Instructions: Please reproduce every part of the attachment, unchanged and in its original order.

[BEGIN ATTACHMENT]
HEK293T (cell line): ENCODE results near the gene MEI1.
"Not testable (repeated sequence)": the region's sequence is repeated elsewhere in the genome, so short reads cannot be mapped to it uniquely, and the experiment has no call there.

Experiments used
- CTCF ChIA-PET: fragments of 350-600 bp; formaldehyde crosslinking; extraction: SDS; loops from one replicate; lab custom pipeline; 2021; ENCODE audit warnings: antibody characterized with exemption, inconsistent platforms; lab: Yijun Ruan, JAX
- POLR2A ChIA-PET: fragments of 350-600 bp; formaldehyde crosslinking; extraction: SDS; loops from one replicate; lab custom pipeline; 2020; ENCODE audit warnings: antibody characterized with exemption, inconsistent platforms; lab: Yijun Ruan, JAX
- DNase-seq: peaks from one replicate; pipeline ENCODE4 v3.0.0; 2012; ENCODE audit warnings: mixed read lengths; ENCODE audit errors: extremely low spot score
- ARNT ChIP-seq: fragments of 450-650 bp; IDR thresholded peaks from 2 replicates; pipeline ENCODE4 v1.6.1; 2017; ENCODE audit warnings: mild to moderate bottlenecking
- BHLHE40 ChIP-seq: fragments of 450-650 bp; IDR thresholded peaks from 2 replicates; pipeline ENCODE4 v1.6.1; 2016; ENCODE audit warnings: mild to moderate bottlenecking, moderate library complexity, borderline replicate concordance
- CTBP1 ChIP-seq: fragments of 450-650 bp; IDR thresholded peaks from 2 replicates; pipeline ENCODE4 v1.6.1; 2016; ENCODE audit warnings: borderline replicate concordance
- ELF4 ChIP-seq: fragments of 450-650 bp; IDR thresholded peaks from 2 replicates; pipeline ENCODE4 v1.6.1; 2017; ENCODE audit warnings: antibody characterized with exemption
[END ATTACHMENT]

HEK293T (cell line): ENCODE results near the gene MEI1.
"Not testable (repeated sequence)": the region's sequence is repeated elsewhere in the genome, so short reads cannot be mapped to it uniquely, and the experiment has no call there.

Experiments used
- CTCF ChIA-PET: fragments of 350-600 bp; formaldehyde crosslinking; extraction: SDS; loops from one replicate; lab custom pipeline; 2021; ENCODE audit warnings: antibody characterized with exemption, inconsistent platforms; lab: Yijun Ruan, JAX
- POLR2A ChIA-PET: fragments of 350-600 bp; formaldehyde crosslinking; extraction: SDS; loops from one replicate; lab custom pipeline; 2020; ENCODE audit warnings: antibody characterized with exemption, inconsistent platforms; lab: Yijun Ruan, JAX
- DNase-seq: peaks from one replicate; pipeline ENCODE4 v3.0.0; 2012; ENCODE audit warnings: mixed read lengths; ENCODE audit errors: extremely low spot score
- ARNT ChIP-seq: fragments of 450-650 bp; IDR thresholded peaks from 2 replicates; pipeline ENCODE4 v1.6.1; 2017; ENCODE audit warnings: mild to moderate bottlenecking
- BHLHE40 ChIP-seq: fragments of 450-650 bp; IDR thresholded peaks from 2 replicates; pipeline ENCODE4 v1.6.1; 2016; ENCODE audit warnings: mild to moderate bottlenecking, moderate library complexity, borderline replicate concordance
- CTBP1 ChIP-seq: fragments of 450-650 bp; IDR thresholded peaks from 2 replicates; pipeline ENCODE4 v1.6.1; 2016; ENCODE audit warnings: borderline replicate concordance
- ELF4 ChIP-seq: fragments of 450-650 bp; IDR thresholded peaks from 2 replicates; pipeline ENCODE4 v1.6.1; 2017; ENCODE audit warnings: antibody characterized with exemption